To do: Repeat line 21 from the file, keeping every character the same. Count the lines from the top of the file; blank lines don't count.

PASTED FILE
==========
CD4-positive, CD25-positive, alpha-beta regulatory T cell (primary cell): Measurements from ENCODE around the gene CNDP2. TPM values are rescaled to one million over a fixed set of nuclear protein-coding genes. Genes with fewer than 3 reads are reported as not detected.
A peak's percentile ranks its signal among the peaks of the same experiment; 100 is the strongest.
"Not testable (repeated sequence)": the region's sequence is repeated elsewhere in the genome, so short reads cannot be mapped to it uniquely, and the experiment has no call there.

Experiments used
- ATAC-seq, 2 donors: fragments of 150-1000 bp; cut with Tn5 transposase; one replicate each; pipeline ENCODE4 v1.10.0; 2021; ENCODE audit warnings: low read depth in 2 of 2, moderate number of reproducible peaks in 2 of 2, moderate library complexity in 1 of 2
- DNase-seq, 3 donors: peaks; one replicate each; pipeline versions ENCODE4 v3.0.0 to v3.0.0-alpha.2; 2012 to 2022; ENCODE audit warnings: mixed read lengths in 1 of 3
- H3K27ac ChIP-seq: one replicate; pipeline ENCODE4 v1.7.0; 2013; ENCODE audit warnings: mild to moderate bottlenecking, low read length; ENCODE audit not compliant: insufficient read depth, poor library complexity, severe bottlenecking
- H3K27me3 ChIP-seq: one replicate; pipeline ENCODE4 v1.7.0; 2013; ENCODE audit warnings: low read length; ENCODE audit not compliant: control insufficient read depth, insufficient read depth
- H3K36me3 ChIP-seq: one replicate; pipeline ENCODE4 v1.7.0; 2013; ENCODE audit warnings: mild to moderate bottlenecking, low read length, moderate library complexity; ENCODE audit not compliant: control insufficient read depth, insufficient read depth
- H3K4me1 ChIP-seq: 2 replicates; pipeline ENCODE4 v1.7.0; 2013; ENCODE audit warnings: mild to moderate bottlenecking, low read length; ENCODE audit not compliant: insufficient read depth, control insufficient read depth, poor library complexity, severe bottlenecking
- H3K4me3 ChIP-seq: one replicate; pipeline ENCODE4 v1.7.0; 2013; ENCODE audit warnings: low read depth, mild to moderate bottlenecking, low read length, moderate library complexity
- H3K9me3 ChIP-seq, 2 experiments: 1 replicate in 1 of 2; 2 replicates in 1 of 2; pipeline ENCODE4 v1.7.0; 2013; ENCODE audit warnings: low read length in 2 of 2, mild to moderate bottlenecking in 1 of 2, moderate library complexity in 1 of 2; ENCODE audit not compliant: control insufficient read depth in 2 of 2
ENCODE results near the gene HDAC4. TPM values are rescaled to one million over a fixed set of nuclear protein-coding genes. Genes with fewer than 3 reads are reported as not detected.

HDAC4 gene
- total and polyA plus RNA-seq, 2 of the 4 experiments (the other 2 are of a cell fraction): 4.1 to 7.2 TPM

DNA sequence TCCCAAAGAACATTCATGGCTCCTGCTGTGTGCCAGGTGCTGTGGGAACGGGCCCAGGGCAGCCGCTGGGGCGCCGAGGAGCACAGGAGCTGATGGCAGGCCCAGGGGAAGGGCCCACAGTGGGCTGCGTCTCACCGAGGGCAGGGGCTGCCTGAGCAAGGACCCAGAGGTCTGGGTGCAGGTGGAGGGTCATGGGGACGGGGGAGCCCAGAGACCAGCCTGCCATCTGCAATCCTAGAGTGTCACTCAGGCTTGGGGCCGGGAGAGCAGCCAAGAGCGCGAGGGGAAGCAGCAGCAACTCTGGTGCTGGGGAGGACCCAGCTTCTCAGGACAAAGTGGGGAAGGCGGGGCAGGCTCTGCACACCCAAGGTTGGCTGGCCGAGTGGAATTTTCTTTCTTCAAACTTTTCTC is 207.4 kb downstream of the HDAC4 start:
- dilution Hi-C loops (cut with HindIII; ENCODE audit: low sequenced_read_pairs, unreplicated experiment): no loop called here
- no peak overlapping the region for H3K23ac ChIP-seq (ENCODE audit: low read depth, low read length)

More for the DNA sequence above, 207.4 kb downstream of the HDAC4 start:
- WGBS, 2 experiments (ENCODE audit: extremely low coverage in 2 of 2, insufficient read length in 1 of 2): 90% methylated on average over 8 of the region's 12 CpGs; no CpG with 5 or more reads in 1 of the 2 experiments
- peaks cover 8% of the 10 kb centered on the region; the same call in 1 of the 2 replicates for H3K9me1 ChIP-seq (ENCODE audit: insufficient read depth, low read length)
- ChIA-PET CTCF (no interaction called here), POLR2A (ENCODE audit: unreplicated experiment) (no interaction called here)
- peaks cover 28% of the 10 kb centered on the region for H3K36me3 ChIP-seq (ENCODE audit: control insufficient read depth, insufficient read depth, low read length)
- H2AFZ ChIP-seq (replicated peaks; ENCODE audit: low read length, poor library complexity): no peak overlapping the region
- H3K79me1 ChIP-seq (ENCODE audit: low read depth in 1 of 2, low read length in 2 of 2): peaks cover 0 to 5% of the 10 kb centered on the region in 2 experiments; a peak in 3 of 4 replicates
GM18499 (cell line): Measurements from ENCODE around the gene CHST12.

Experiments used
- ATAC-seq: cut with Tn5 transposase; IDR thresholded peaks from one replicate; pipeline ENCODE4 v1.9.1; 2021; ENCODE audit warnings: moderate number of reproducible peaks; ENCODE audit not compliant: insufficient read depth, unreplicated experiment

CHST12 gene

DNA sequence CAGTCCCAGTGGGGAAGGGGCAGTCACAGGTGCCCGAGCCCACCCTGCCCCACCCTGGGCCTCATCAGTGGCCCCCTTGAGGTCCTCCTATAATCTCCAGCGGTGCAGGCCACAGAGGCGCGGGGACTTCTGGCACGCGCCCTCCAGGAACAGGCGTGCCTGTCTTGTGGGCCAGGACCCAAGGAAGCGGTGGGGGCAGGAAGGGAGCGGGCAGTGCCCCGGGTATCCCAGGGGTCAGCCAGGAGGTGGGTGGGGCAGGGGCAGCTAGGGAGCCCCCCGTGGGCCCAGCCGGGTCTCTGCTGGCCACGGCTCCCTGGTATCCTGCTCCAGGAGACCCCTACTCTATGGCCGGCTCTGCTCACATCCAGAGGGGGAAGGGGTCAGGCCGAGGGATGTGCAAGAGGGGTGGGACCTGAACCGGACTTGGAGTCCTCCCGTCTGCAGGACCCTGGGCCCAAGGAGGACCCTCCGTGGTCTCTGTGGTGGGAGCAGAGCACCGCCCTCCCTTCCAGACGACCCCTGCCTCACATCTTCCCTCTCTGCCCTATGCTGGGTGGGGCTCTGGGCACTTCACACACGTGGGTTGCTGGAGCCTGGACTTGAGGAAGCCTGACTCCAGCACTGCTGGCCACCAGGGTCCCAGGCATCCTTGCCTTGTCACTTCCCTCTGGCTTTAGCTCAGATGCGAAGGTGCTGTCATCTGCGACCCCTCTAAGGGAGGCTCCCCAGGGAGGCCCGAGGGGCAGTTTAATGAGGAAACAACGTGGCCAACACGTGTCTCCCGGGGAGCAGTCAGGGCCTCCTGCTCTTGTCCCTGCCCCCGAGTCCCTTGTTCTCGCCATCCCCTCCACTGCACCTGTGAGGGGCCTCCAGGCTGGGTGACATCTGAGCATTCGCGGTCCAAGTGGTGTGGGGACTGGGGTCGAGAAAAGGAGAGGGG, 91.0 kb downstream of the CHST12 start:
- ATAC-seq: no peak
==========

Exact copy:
- peaks cover 8% of the 10 kb centered on the region; the same call in 1 of the 2 replicates for H3K9me1 ChIP-seq (ENCODE audit: insufficient read depth, low read length)